Remember when civil rights advocates demanded accountability from police and wanted them to wear bodycams? Those bodycams cost police departments a good chunk of money.
But now, a group called The Leadership Conference on Civil and Human Rights avers that bodycams pose a “threat to civil rights.” They released a titled, “The Illusion of Accuracy: How Body-Worn Camera Footage Can Distort Evidence,” in which they decry bodycams because the officers can view the footage before they write incident reports.
In the report, Vanita Gupta, the leader of the Leadership Conference, who is a former ACLU director and former acting assistant attorney general of the civil rights division under former President Obama, writes, “The vast majority of the nation’s leading police departments with body-worn camera programs allow unrestricted footage review – meaning, officers are permitted to review footage from body-worn cameras whenever they’d like, including before writing their incident reports or making statements.”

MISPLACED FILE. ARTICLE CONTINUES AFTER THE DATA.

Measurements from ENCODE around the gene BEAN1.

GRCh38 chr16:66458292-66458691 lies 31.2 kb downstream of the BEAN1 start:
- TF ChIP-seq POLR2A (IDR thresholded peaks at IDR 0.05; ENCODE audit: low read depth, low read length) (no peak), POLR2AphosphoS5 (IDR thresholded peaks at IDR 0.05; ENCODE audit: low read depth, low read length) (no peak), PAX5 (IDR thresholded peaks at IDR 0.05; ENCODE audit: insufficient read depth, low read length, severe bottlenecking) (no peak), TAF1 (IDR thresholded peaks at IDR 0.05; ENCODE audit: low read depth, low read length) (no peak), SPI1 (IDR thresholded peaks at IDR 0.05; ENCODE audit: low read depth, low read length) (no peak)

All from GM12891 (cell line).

Unrestricted footage review creates an illusion of accuracy because it produces a false impression about how much officers actually remember about an incident. It makes officers’ memories appear to be more accurate, and thus more credible, than the memories of other eyewitnesses — which can distort how an independent factfinder, like a judge or a jury, might understand how an incident truly unfolded. In the worst cases, because of the inherent limits of body-worn cameras, unrestricted footage review allows officers to square their version of events to the footage, and potentially create false beliefs about what actually happened.
You would think that those championing civil rights would want to simply see the facts of the case, but the report seems to be more concerned that a police officer might be more credible than some eyewitness:
Yet unrestricted footage review gives officers the opportunity to augment their initial incident reports with information that would not otherwise be available to them from their own memory. This makes officers’ reports artificially consistent with video footage and appear to be unnaturally comprehensive and credible, particularly compared to reports of other witnesses to events.